Historic Maps

A guide to the thousands of maps in our collections, primarily from the late 18th century when mapping became more common – updated May 2021.

Maps are an amazing source of information, and in some cases works of art.  They can show how an area has evolved over time, and can help us to understand how our ancestors may have lived. The guide outlines the main series of historical and more recent maps available in our archives and local studies collections. More detailed guides are or will soon be available for each series.

Heritage Mapping Portal

The portal contains selected historical maps of the Derwent Valley Mills World Heritage Site which can be overlaid on a current Ordnance Survey map to see how the area has developed over the past 200 years.

Visit the Derbyshire Heritage Mapping Portal 

Ordnance Survey Maps

The earliest Ordnance Survey (OS) maps for Derbyshire were the 1 inch to 1 mile maps, published from 1840.  The most useful maps for charting the development of a particular place and identifying individual buildings are the 6 and 25 inch to 1 mile maps, published from about 1879 (known as the County series).  For some larger urban areas with a population of 4,000, maps at 50 inches to 1 mile were also produced, showing street furniture and the internal layout of some public buildings. In Derbyshire,  these maps are available for Belper, Buxton, Chesterfield, Derby, Glossop, Ilkeston and Long Eaton. The modern National Grid series begins in the 1950s, and began to change to metric measurements in 1969.  New editions of the map were produced approximately every 30-40 years, although sometimes the gap may be smaller or larger. They are especially useful for study of a period of rapid population growth, extensive migration, industrial expansion and agrarian change with the associated development in transport.

Our online catalogue currently only lists the maps by Ordnance Survey reference number rather than by place name.

A large number of OS maps, including for Derbyshire, can be seen on The National Library of Scotland excellent website with features to overlay the historic maps over modern satellite images. Historic Ordnance Survey maps for Derbyshire can also be viewed and overlaid via the Derbyshire Mapping Portal (this is the full portal not the Heritage Portal mentioned above). Unlike the National Library of Scotland site, the Derbyshire site provides a seamless view of all the county’s historic maps rather than having to look at each sheet individually.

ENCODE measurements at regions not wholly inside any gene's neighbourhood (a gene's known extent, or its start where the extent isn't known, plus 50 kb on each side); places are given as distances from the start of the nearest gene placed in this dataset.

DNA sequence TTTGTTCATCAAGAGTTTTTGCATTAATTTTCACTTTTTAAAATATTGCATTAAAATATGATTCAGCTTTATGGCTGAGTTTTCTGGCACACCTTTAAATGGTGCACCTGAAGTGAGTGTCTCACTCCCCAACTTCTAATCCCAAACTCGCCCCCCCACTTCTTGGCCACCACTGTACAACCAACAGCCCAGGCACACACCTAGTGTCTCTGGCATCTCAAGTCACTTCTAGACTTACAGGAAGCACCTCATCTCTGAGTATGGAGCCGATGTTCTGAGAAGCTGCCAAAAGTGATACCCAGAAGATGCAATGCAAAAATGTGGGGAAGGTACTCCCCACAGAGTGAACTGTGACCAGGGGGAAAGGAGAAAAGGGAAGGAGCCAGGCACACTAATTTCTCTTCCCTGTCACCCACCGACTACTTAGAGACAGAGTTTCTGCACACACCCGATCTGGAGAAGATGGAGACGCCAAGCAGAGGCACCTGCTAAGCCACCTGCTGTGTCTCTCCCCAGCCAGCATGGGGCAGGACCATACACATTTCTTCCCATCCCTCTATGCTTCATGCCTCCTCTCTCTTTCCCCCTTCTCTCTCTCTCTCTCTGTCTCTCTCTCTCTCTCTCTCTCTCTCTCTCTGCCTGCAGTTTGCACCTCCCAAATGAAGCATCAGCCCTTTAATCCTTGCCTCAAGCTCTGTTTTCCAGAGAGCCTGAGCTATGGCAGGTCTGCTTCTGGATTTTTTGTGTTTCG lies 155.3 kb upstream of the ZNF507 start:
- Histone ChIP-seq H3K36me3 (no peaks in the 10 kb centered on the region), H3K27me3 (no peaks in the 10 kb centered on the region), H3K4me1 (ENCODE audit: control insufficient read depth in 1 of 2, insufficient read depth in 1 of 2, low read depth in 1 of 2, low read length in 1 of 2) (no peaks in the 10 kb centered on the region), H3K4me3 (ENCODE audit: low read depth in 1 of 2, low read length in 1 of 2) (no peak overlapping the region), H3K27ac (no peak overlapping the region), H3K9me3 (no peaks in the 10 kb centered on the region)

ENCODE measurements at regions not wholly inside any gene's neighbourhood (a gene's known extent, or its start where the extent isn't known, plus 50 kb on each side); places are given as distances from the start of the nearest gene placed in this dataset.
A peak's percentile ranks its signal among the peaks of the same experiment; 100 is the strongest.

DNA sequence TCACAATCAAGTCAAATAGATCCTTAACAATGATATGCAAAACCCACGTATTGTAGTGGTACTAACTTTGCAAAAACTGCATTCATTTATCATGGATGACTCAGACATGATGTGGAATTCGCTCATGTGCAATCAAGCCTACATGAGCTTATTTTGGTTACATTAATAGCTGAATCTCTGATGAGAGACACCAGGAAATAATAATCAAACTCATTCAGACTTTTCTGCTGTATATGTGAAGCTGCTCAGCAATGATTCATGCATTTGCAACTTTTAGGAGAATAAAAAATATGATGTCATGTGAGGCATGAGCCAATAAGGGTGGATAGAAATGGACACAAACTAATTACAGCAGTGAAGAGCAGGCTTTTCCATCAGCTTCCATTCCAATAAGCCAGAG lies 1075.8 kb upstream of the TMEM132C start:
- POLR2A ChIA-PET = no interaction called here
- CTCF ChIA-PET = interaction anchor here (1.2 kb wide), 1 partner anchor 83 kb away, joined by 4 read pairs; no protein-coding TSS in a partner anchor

Land Values Maps and “Domesday Books”

Extract of D595/LV/40.3 covering Swanwick

Land values maps are 2nd edition (c1900) Ordnance Survey 25 inch to 1 mile printed maps marked up to show property ownership. Drawn up following the 1910 Finance Act the accompanying schedules, known as ‘Domesday Books’, give names of owners, occupiers and brief details of property usage.

Together the maps and books provide a unique snapshot,  of property ownership around the time of World War One.  All maps and associated books can be found under reference D595.

Tithe Maps and Awards

The tithe was a tax payable to the Church, calculated as one tenth of annual produce (i.e. crops, goods or livestock). In 1836 the Tithe Commutation Act attempted to regularise this and commuted the levy into cash payments. To determine what amount should be paid a tithe award and map were produced.  Between 1836 and 1853, tithe maps were created for a large number of Derbyshire parishes and are a great resource for local, family and house historians as they are large scale maps accompanied by a schedule (award) giving a range of information including showing who owned and occupied land and property in a particular parish at that time.

By 1836, there were many parishes where no landowners still had to pay the tithe, so maps do not exist for these places, and even where maps do exist they may not cover the whole parish, for example, glebe (i.e. church) land is omitted and village centres may not be shown.  The accompanying schedule records owner, occupier, name, acreage and state of cultivation of each plot. Digital copies of most maps are available on the public computers at the record office.

Extract from the Denby tithe map, 1845 (D2360/3/122a)

To search the catalogue, enter the place name and word tithe in the Title field.  three copies of each map and award were produced: for the parish, the diocese and the Tithe Commissioners.  The Tithe Commissioners’ series are held at The National Archives, and the other two series are generally held at the county record office.

See our Tithe Maps guide for more information.

Parliamentary Enclosure Maps and Awards

Bonsall Enclosure Map, 1776 (Q/RI/19)

Enclosure is a term used to describe the surrounding of land with a boundary; thus converting pieces of common land into private property.

After 1750, the number Private Enclosure Acts for waste, common land and open fields greatly increased.  They became so numerous that, from 1801, public general acts were passed.  There are two parts to Enclosure records (1) the map showing numbered plots of land and boundaries, (2) the accompanying award detailing the ownership of each plot of land, its extent in acres, roods and perches and the rent-charge payable on it. The enclosure maps covering parts of Derbyshire primarily date between the 1760s and 1830s. Unfortunately, many of the awards, certainly in the 18th and early 19th century, tend to be written in prose in legal language, and can be difficult to use. The later ones tend to include a tabulated version of the award which is much easier to use.